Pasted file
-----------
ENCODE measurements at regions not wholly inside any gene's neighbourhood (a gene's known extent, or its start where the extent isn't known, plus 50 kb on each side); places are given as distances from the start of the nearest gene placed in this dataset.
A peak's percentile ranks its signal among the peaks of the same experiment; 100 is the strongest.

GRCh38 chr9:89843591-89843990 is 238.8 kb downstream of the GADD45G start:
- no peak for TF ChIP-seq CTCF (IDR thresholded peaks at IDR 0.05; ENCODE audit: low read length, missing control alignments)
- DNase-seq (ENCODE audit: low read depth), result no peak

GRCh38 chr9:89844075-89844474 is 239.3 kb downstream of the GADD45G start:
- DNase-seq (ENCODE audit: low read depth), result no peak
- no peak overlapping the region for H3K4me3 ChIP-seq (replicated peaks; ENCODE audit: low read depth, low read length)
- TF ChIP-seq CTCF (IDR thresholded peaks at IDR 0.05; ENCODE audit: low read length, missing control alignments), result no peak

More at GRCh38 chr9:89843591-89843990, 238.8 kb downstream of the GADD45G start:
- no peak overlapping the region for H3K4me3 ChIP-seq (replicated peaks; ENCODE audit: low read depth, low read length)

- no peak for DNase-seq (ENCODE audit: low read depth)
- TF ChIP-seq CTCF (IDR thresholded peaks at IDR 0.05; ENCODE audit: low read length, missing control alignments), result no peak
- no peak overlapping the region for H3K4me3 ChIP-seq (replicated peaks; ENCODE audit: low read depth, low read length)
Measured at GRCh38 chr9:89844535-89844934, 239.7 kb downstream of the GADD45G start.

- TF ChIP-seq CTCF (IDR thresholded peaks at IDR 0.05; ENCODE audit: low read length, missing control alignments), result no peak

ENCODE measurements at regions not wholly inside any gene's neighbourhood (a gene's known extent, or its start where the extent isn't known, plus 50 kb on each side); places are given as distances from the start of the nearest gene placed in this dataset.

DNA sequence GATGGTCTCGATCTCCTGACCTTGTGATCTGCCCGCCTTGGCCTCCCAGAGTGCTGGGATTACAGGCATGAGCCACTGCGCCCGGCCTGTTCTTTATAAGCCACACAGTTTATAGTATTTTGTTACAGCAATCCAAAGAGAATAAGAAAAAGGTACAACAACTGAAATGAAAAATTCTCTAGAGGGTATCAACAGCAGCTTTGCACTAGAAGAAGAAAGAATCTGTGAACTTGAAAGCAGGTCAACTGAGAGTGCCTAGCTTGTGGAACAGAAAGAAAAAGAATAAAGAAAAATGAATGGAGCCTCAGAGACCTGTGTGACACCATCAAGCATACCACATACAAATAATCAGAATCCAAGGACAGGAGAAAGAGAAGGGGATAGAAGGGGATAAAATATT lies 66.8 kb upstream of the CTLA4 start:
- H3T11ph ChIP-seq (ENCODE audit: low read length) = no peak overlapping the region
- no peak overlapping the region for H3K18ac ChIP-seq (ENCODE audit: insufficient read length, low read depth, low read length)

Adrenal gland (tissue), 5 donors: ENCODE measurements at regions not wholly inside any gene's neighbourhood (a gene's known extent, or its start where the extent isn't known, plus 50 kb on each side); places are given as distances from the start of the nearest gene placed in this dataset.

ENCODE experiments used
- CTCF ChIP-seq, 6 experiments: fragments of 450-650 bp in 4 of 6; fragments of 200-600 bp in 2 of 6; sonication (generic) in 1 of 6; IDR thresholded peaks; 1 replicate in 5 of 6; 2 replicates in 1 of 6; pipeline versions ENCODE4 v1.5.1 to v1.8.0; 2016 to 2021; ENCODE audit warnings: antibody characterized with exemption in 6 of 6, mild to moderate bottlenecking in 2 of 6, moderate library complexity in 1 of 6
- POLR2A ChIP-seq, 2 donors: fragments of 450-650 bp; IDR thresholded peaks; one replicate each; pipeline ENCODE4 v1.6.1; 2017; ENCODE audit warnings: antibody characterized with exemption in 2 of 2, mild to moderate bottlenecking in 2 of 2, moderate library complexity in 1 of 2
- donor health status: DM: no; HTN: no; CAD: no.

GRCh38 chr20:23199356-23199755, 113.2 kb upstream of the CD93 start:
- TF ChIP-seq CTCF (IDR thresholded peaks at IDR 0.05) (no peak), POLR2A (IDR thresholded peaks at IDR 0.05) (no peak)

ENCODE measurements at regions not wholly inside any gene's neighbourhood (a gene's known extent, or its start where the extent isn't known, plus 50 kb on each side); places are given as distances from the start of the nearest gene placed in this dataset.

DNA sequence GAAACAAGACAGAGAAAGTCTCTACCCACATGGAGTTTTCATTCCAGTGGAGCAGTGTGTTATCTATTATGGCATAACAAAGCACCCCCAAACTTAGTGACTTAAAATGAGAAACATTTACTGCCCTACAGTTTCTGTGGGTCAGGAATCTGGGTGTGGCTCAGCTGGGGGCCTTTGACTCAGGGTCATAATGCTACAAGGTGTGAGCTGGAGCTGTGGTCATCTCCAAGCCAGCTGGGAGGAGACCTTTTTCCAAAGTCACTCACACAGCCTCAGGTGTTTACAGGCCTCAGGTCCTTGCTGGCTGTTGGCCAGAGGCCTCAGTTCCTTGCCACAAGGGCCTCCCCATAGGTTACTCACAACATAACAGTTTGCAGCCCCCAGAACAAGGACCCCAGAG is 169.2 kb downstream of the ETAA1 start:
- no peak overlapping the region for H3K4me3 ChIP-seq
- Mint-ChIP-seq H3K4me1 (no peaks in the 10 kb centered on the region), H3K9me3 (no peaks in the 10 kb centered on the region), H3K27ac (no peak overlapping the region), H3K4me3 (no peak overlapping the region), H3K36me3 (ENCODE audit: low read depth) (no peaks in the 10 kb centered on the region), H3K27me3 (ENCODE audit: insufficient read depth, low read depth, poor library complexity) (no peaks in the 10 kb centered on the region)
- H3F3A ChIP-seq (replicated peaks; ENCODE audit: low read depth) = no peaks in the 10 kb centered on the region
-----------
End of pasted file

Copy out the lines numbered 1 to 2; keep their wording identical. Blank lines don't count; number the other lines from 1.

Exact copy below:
ENCODE measurements at regions not wholly inside any gene's neighbourhood (a gene's known extent, or its start where the extent isn't known, plus 50 kb on each side); places are given as distances from the start of the nearest gene placed in this dataset.
A peak's percentile ranks its signal among the peaks of the same experiment; 100 is the strongest.